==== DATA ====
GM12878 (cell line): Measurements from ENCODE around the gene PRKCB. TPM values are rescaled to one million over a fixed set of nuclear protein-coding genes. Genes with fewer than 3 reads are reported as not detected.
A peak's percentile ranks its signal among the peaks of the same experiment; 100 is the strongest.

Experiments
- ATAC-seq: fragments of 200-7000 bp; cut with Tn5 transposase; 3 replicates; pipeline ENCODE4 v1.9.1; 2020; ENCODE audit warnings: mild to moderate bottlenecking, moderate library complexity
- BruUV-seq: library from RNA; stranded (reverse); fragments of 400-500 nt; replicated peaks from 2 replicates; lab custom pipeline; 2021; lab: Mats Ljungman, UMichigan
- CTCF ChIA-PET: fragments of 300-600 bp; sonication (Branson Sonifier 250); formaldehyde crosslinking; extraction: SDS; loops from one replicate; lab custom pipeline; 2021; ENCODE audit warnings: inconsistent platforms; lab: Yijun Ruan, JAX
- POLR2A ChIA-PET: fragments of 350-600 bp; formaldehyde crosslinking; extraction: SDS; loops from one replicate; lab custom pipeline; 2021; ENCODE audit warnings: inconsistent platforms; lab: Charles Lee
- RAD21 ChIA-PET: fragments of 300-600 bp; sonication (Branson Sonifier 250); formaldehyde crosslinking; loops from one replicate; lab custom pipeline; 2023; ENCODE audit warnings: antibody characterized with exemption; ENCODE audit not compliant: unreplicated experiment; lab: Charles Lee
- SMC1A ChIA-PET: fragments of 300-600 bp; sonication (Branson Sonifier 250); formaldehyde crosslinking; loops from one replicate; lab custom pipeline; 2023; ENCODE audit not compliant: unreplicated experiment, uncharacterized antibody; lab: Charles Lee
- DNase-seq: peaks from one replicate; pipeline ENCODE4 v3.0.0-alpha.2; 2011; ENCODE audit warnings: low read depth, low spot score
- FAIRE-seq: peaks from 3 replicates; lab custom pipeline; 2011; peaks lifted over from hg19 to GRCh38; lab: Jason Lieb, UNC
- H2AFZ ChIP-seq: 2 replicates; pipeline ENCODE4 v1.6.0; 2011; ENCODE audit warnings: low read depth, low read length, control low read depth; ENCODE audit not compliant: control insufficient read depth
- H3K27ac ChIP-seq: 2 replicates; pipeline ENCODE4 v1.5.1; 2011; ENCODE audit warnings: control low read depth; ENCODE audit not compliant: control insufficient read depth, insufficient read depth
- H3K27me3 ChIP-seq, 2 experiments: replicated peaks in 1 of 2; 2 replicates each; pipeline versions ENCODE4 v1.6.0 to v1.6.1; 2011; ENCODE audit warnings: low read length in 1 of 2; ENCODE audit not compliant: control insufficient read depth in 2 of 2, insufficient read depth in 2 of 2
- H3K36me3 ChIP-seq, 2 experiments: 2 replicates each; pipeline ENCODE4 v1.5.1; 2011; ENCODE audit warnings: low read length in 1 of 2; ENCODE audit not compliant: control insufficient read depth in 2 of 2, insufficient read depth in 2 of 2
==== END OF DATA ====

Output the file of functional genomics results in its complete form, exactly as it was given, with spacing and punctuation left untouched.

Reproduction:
GM12878 (cell line): Measurements from ENCODE around the gene PRKCB. TPM values are rescaled to one million over a fixed set of nuclear protein-coding genes. Genes with fewer than 3 reads are reported as not detected.
A peak's percentile ranks its signal among the peaks of the same experiment; 100 is the strongest.

Experiments
- ATAC-seq: fragments of 200-7000 bp; cut with Tn5 transposase; 3 replicates; pipeline ENCODE4 v1.9.1; 2020; ENCODE audit warnings: mild to moderate bottlenecking, moderate library complexity
- BruUV-seq: library from RNA; stranded (reverse); fragments of 400-500 nt; replicated peaks from 2 replicates; lab custom pipeline; 2021; lab: Mats Ljungman, UMichigan
- CTCF ChIA-PET: fragments of 300-600 bp; sonication (Branson Sonifier 250); formaldehyde crosslinking; extraction: SDS; loops from one replicate; lab custom pipeline; 2021; ENCODE audit warnings: inconsistent platforms; lab: Yijun Ruan, JAX
- POLR2A ChIA-PET: fragments of 350-600 bp; formaldehyde crosslinking; extraction: SDS; loops from one replicate; lab custom pipeline; 2021; ENCODE audit warnings: inconsistent platforms; lab: Charles Lee
- RAD21 ChIA-PET: fragments of 300-600 bp; sonication (Branson Sonifier 250); formaldehyde crosslinking; loops from one replicate; lab custom pipeline; 2023; ENCODE audit warnings: antibody characterized with exemption; ENCODE audit not compliant: unreplicated experiment; lab: Charles Lee
- SMC1A ChIA-PET: fragments of 300-600 bp; sonication (Branson Sonifier 250); formaldehyde crosslinking; loops from one replicate; lab custom pipeline; 2023; ENCODE audit not compliant: unreplicated experiment, uncharacterized antibody; lab: Charles Lee
- DNase-seq: peaks from one replicate; pipeline ENCODE4 v3.0.0-alpha.2; 2011; ENCODE audit warnings: low read depth, low spot score
- FAIRE-seq: peaks from 3 replicates; lab custom pipeline; 2011; peaks lifted over from hg19 to GRCh38; lab: Jason Lieb, UNC
- H2AFZ ChIP-seq: 2 replicates; pipeline ENCODE4 v1.6.0; 2011; ENCODE audit warnings: low read depth, low read length, control low read depth; ENCODE audit not compliant: control insufficient read depth
- H3K27ac ChIP-seq: 2 replicates; pipeline ENCODE4 v1.5.1; 2011; ENCODE audit warnings: control low read depth; ENCODE audit not compliant: control insufficient read depth, insufficient read depth
- H3K27me3 ChIP-seq, 2 experiments: replicated peaks in 1 of 2; 2 replicates each; pipeline versions ENCODE4 v1.6.0 to v1.6.1; 2011; ENCODE audit warnings: low read length in 1 of 2; ENCODE audit not compliant: control insufficient read depth in 2 of 2, insufficient read depth in 2 of 2
- H3K36me3 ChIP-seq, 2 experiments: 2 replicates each; pipeline ENCODE4 v1.5.1; 2011; ENCODE audit warnings: low read length in 1 of 2; ENCODE audit not compliant: control insufficient read depth in 2 of 2, insufficient read depth in 2 of 2